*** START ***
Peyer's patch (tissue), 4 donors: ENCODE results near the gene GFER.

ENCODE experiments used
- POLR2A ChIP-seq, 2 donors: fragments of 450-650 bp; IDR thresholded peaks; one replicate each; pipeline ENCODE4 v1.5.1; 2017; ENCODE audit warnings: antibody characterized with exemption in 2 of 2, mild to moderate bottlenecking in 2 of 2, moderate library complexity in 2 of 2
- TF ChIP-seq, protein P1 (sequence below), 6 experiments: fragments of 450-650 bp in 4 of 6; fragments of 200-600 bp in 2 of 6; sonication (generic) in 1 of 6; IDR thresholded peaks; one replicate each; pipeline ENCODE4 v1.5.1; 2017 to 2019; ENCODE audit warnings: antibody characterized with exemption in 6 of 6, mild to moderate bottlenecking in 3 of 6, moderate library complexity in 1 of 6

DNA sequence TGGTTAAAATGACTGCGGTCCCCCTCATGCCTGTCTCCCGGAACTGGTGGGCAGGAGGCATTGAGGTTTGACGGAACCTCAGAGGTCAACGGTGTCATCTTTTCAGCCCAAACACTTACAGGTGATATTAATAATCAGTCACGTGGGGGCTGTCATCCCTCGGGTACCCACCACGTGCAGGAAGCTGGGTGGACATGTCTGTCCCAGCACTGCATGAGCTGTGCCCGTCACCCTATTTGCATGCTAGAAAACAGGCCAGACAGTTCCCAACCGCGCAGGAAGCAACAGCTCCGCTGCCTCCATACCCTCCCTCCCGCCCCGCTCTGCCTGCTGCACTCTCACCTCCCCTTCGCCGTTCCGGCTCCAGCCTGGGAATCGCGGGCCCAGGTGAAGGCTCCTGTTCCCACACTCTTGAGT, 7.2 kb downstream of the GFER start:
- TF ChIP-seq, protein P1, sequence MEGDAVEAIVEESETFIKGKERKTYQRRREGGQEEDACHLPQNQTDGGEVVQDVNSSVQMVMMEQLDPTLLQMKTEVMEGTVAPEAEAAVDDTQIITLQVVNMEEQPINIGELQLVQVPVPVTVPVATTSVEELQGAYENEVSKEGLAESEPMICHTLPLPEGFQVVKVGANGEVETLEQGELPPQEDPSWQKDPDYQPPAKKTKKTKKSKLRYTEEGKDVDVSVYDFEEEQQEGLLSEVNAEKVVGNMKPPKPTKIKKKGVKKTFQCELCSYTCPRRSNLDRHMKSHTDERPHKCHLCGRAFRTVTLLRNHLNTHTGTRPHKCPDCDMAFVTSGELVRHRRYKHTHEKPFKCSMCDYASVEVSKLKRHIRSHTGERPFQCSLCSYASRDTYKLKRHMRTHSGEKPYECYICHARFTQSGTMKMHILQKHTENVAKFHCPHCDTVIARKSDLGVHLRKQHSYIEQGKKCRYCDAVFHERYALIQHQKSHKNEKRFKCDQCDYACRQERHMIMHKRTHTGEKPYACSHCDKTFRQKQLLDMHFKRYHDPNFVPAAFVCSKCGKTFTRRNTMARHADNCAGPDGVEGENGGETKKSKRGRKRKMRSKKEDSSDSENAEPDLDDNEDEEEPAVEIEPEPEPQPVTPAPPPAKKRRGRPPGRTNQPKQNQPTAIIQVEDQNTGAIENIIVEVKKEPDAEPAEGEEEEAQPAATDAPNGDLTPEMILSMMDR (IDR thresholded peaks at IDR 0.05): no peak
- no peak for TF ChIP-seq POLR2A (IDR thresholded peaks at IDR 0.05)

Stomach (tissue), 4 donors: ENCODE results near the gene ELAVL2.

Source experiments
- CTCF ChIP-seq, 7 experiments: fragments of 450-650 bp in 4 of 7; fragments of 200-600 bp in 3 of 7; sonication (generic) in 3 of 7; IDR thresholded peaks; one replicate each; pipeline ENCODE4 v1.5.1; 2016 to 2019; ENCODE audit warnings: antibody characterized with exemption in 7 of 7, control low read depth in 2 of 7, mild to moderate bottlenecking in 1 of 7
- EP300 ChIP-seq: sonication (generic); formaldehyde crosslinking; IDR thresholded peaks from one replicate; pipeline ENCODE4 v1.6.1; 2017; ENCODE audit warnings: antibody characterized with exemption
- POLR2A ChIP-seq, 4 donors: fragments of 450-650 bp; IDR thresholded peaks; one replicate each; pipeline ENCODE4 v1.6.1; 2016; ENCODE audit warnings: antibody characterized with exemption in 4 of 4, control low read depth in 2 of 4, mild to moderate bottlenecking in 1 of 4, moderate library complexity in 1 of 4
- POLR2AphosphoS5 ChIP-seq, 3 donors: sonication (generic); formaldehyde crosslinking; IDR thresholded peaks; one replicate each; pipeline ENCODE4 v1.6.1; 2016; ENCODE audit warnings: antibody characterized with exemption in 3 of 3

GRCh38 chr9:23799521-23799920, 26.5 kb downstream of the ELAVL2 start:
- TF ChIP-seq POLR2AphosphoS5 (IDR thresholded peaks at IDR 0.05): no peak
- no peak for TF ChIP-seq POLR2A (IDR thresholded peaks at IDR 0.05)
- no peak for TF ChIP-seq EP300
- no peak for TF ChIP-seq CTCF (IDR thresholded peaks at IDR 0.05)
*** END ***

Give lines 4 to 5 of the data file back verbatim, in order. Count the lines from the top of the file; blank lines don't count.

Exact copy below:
- TF ChIP-seq, protein P1 (sequence below), 6 experiments: fragments of 450-650 bp in 4 of 6; fragments of 200-600 bp in 2 of 6; sonication (generic) in 1 of 6; IDR thresholded peaks; one replicate each; pipeline ENCODE4 v1.5.1; 2017 to 2019; ENCODE audit warnings: antibody characterized with exemption in 6 of 6, mild to moderate bottlenecking in 3 of 6, moderate library complexity in 1 of 6

DNA sequence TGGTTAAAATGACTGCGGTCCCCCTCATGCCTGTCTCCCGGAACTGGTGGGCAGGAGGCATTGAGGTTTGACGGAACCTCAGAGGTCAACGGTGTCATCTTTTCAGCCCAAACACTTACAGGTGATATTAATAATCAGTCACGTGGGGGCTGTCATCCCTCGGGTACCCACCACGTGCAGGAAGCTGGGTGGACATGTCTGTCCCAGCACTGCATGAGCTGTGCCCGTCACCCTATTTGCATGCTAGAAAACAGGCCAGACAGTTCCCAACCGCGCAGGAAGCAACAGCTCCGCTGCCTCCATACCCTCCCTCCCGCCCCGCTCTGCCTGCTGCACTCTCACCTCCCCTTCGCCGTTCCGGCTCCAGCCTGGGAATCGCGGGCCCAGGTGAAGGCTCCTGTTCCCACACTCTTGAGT, 7.2 kb downstream of the GFER start: